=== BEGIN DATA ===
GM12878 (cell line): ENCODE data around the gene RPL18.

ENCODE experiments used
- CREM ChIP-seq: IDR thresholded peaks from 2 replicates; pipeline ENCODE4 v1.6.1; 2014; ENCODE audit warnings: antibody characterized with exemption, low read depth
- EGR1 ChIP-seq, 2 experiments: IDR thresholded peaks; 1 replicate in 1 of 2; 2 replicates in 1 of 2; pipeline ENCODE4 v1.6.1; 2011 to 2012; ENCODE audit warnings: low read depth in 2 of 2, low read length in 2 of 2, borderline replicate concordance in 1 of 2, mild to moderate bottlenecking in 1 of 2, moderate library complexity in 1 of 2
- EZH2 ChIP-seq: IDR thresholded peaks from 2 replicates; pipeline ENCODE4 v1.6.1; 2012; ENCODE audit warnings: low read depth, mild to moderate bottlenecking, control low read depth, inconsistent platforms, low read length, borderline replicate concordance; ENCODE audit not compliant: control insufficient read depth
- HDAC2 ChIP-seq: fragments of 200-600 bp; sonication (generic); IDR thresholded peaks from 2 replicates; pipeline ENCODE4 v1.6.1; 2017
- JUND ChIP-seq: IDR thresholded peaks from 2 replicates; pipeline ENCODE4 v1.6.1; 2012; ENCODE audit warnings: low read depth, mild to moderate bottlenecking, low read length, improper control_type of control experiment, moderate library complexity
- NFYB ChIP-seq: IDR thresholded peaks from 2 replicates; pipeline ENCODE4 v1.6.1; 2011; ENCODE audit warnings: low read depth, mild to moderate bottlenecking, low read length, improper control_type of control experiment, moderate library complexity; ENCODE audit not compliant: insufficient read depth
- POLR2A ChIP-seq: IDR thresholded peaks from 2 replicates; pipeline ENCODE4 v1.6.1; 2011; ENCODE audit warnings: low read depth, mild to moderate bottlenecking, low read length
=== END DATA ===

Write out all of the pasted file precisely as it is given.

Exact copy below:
GM12878 (cell line): ENCODE data around the gene RPL18.

ENCODE experiments used
- CREM ChIP-seq: IDR thresholded peaks from 2 replicates; pipeline ENCODE4 v1.6.1; 2014; ENCODE audit warnings: antibody characterized with exemption, low read depth
- EGR1 ChIP-seq, 2 experiments: IDR thresholded peaks; 1 replicate in 1 of 2; 2 replicates in 1 of 2; pipeline ENCODE4 v1.6.1; 2011 to 2012; ENCODE audit warnings: low read depth in 2 of 2, low read length in 2 of 2, borderline replicate concordance in 1 of 2, mild to moderate bottlenecking in 1 of 2, moderate library complexity in 1 of 2
- EZH2 ChIP-seq: IDR thresholded peaks from 2 replicates; pipeline ENCODE4 v1.6.1; 2012; ENCODE audit warnings: low read depth, mild to moderate bottlenecking, control low read depth, inconsistent platforms, low read length, borderline replicate concordance; ENCODE audit not compliant: control insufficient read depth
- HDAC2 ChIP-seq: fragments of 200-600 bp; sonication (generic); IDR thresholded peaks from 2 replicates; pipeline ENCODE4 v1.6.1; 2017
- JUND ChIP-seq: IDR thresholded peaks from 2 replicates; pipeline ENCODE4 v1.6.1; 2012; ENCODE audit warnings: low read depth, mild to moderate bottlenecking, low read length, improper control_type of control experiment, moderate library complexity
- NFYB ChIP-seq: IDR thresholded peaks from 2 replicates; pipeline ENCODE4 v1.6.1; 2011; ENCODE audit warnings: low read depth, mild to moderate bottlenecking, low read length, improper control_type of control experiment, moderate library complexity; ENCODE audit not compliant: insufficient read depth
- POLR2A ChIP-seq: IDR thresholded peaks from 2 replicates; pipeline ENCODE4 v1.6.1; 2011; ENCODE audit warnings: low read depth, mild to moderate bottlenecking, low read length